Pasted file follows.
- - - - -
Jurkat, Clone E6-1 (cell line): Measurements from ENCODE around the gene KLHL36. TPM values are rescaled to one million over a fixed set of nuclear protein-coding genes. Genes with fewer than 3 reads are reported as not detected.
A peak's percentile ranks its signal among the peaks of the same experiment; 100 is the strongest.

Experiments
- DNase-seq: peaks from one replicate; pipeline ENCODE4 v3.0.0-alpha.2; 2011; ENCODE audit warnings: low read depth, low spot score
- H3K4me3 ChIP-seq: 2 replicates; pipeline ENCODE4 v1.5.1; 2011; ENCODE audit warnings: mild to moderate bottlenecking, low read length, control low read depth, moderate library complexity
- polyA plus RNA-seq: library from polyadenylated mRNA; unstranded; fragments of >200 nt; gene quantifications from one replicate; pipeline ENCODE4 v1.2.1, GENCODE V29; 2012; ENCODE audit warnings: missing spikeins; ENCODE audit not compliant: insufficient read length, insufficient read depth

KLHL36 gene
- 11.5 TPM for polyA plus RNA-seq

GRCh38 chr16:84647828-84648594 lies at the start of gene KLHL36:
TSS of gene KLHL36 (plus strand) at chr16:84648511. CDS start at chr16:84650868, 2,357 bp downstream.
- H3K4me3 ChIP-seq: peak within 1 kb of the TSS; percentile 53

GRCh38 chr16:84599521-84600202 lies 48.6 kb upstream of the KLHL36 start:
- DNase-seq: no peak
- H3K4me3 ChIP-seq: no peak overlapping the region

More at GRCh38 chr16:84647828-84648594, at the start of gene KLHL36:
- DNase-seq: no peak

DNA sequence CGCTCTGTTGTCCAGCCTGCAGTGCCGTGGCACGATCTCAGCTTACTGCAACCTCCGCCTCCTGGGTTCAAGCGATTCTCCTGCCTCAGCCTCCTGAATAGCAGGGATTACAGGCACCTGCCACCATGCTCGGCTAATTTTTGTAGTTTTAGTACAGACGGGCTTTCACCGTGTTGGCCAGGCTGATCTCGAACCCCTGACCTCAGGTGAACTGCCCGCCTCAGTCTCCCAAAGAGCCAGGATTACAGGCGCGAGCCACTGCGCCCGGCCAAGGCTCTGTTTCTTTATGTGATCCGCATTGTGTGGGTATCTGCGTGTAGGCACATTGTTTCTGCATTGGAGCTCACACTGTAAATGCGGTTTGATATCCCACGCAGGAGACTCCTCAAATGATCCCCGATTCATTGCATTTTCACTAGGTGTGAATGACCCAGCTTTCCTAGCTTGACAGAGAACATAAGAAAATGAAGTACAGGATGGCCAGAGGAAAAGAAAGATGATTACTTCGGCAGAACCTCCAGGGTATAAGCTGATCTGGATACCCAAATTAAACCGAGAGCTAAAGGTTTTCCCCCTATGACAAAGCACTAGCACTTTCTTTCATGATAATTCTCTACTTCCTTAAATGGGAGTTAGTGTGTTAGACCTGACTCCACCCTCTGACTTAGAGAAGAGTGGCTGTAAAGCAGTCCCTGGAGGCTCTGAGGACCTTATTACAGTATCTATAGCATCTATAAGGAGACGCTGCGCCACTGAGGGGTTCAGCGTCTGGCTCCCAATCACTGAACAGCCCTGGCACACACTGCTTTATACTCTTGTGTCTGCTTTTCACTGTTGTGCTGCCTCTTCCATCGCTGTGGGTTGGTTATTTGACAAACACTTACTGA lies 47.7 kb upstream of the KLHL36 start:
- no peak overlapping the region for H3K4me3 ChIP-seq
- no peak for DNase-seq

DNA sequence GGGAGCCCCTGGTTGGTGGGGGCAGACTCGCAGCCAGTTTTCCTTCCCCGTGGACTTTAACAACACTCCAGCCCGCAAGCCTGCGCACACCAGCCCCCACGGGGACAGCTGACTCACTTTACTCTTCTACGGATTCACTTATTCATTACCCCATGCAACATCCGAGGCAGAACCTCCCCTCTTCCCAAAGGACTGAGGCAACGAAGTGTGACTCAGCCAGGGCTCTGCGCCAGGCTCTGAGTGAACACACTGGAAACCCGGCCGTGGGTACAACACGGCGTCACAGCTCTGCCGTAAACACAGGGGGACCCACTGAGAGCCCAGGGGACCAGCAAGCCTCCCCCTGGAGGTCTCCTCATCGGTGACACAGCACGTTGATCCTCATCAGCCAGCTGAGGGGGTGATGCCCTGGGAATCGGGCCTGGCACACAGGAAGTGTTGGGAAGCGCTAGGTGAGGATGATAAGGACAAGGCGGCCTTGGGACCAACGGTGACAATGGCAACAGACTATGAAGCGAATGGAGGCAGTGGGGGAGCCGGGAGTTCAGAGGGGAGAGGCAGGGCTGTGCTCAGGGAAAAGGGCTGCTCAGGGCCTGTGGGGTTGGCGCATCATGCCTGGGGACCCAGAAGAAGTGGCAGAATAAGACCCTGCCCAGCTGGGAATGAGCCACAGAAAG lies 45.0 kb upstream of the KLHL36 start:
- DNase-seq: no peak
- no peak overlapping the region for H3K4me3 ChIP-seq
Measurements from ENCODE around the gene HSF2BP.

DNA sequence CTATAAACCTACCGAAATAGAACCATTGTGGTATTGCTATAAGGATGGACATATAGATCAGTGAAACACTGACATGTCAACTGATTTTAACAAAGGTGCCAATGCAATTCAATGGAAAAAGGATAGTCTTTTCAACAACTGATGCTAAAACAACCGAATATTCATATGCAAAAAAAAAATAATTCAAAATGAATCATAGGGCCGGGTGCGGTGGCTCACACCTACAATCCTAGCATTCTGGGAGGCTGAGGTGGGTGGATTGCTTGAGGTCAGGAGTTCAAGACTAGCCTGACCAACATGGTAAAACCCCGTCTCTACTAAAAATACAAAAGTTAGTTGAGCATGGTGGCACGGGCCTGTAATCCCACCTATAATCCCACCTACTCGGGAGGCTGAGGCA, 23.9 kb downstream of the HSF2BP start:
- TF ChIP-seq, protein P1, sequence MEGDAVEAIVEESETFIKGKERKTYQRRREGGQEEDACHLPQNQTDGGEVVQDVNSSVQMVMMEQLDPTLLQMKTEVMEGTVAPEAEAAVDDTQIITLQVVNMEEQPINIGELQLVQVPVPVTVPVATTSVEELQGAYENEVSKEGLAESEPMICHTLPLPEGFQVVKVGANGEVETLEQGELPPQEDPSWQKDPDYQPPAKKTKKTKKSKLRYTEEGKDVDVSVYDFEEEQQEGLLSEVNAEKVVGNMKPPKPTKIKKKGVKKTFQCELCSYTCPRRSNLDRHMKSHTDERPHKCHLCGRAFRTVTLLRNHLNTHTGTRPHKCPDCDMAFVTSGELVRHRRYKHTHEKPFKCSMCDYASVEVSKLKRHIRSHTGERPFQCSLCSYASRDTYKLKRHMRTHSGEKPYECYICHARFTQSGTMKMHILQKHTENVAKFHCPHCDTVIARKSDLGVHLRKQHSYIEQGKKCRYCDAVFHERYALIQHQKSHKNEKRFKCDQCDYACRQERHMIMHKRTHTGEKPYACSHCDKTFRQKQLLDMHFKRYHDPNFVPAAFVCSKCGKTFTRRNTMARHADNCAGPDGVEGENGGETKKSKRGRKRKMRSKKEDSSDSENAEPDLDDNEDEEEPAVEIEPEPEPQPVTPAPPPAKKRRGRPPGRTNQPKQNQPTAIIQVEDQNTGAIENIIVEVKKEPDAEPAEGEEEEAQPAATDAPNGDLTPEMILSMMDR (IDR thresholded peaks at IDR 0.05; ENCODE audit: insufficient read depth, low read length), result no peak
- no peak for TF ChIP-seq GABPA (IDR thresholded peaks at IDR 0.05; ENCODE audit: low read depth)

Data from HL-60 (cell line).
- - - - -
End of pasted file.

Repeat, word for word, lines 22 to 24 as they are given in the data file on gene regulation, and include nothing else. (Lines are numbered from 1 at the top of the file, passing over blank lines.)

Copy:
- no peak overlapping the region for H3K4me3 ChIP-seq
Measurements from ENCODE around the gene HSF2BP.

DNA sequence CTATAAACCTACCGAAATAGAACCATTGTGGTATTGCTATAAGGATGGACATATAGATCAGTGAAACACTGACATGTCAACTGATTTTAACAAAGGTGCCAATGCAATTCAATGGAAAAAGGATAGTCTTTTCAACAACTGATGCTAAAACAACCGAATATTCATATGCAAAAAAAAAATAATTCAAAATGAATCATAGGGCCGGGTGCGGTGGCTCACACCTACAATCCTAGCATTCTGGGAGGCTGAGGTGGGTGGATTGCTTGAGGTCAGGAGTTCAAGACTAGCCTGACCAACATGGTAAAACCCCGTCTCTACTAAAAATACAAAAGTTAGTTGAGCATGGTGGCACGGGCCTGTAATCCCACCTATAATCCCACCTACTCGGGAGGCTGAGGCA, 23.9 kb downstream of the HSF2BP start: